Maybe it was the way little introverted Jane Eyre bravely faced hardships and sorrows and stood against cruelty, something I hoped I could do in my own (happy) life. Or maybe it was because Jane, as a plain and poor young woman, had the gumption to stand up and demand respect from Mr. Rochester - a man who had everything - for the validity of her soul and heartfelt feelings. And then walk away from him...
Do you think, because I am poor, obscure, plain and little, I am soulless and heartless? You think wrong! - I have as much soul as you, - and full as much heart! And if God had gifted me with some beauty and much wealth, I should have made it as hard for you to leave me, as it is now for me to leave you!
In the end though, I think the reason I fell in love with this book was Jane's (actually Charlotte's) address to me, the "Reader", throughout the pages. Disclosing her soul, speaking quietly and fervently to mine...
Two hundred years have passed since the birth of Charlotte Brontë (April 21, 1816 - March 31, 1855), and her timeless Jane Eyre remains a favorite to this day.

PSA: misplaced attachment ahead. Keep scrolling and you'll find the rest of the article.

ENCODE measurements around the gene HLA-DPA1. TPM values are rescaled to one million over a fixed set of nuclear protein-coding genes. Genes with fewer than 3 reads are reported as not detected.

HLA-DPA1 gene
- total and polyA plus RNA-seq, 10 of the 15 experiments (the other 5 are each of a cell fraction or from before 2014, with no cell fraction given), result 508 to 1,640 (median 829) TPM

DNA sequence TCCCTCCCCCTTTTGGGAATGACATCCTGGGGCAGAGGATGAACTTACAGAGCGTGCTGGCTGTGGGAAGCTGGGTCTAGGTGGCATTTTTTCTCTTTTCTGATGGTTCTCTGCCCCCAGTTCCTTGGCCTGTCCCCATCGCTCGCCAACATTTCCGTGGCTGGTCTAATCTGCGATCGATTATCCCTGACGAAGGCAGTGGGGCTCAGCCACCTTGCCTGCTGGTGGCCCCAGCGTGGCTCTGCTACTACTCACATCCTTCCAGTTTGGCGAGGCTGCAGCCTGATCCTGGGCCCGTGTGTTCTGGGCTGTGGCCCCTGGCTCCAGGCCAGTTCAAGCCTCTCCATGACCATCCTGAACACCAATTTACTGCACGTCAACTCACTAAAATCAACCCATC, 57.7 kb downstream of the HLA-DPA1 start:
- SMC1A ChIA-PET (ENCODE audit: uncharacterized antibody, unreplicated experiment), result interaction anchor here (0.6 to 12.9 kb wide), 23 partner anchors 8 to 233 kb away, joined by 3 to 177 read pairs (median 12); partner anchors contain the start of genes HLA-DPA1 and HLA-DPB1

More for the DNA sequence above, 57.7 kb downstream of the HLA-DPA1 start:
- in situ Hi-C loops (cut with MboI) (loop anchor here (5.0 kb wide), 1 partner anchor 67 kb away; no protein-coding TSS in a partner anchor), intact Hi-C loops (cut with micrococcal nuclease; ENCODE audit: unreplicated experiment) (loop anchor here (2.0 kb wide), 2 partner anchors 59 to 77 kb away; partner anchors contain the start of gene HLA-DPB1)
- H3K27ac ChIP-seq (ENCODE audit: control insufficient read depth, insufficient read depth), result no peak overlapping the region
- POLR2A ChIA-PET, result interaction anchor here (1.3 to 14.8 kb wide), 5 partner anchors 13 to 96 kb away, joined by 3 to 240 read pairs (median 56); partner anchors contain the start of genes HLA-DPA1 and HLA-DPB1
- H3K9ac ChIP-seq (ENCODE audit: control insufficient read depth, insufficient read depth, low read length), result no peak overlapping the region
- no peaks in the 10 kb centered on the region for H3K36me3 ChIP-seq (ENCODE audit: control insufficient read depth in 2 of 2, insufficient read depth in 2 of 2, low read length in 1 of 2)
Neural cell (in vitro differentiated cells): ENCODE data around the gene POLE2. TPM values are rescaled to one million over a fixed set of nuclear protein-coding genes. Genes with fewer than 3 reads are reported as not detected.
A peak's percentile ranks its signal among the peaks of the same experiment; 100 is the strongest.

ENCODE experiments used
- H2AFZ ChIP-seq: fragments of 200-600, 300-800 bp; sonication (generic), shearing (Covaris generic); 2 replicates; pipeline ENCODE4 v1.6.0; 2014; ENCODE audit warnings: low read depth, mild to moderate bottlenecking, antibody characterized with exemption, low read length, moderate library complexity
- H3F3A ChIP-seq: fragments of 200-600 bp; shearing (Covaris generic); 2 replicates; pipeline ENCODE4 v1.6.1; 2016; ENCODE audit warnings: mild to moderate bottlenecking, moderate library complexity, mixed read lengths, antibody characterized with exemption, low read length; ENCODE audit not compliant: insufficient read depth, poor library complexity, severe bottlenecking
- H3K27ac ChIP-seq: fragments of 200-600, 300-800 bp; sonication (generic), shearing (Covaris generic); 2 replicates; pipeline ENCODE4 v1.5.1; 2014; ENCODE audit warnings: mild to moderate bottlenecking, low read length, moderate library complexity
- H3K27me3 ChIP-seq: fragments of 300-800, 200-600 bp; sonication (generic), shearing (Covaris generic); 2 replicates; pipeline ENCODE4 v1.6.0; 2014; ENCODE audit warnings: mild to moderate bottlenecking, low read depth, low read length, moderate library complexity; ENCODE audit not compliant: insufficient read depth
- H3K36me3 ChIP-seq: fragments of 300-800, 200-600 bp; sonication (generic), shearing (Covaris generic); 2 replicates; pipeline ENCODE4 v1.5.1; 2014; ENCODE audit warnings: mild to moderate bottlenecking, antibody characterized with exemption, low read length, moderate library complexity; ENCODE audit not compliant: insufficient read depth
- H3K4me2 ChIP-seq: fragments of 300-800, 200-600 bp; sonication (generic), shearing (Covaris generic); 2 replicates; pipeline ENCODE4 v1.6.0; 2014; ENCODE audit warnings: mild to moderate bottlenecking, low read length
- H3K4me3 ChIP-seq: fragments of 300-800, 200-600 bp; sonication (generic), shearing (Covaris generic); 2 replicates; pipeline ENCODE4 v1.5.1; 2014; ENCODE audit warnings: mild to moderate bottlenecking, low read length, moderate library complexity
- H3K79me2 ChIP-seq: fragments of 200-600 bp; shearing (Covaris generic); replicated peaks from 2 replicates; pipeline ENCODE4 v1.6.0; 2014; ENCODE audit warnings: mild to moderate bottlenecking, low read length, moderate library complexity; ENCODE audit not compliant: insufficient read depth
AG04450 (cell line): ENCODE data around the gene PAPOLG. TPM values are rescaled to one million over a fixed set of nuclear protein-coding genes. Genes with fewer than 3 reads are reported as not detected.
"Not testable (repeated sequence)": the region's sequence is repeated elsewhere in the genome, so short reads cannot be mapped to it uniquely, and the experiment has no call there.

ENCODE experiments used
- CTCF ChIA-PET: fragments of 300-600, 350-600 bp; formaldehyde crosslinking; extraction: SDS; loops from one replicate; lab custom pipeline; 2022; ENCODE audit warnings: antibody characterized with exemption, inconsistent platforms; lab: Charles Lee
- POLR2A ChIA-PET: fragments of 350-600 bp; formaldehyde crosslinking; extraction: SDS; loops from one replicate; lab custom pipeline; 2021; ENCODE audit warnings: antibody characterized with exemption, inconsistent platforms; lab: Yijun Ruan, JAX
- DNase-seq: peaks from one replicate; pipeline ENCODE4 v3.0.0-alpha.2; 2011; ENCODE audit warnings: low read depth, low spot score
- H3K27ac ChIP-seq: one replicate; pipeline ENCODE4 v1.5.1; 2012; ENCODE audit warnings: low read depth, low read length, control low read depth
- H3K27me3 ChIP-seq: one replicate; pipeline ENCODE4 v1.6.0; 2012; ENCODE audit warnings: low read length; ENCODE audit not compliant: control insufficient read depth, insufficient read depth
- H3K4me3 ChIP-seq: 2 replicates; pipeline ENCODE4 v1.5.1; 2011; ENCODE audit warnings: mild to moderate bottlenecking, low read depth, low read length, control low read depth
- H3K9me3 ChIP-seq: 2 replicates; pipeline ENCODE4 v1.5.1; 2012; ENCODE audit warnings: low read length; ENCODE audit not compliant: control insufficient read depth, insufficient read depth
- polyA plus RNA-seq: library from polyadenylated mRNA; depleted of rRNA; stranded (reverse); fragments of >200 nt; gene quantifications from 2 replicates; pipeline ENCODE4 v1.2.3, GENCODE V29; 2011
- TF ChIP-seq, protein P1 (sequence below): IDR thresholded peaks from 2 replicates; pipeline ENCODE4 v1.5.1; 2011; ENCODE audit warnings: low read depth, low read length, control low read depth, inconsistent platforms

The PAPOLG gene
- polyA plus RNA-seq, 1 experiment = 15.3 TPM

Charlotte had much experience with suffering. Maybe because of the hardships she faced in her own life (beginning in 1820, when her mother died from blood poisoning following the delivery of her younger sister Anne), she was able to pour them into her novel.
In August 1824 eight year old Charlotte went with her two elder sisters to a new school for daughters of clergymen, in Cowan Bridge, in what is now Cumbria. What happened there would torment Charlotte for the rest of her life. The school regime was dreadfully harsh, and her bright but unworldly sister Maria was singled out for punishment of both the physical and mental kind. Food was scarce and under-nourishing, and disease ravaged the school’s inmates. By June 1825, both Maria and Elizabeth had died of tuberculosis contracted at the school. The horrors she saw there would be later reproduced under the guise of Lowood School in Jane Eyre, and Charlotte would forever be indignant if anyone suggested she had exaggerated these scenes.
Charlotte became an overnight success after Jane Eyre, but shortly after its publication her world was thrown into turmoil again by the death of her brother Branwell and then Emily and Anne in quick succession.
Despite suffering increasingly frequent bouts of depression, she began to visit London and mix in literary society, at least reaping the rewards that her talents deserved. She wrote two more novels ‘Shirley’ and ‘Villette’, each a masterpiece in its own right and was in the early stages of her next novel ‘Emma’ when tragedy struck again.
She had been married for nine months to Arthur Bell Nicholls, but she died from excessive morning sickness aged 38. A sad end to a brilliant life, and yet at least she had found genuine joy and happiness in her final few months. [source]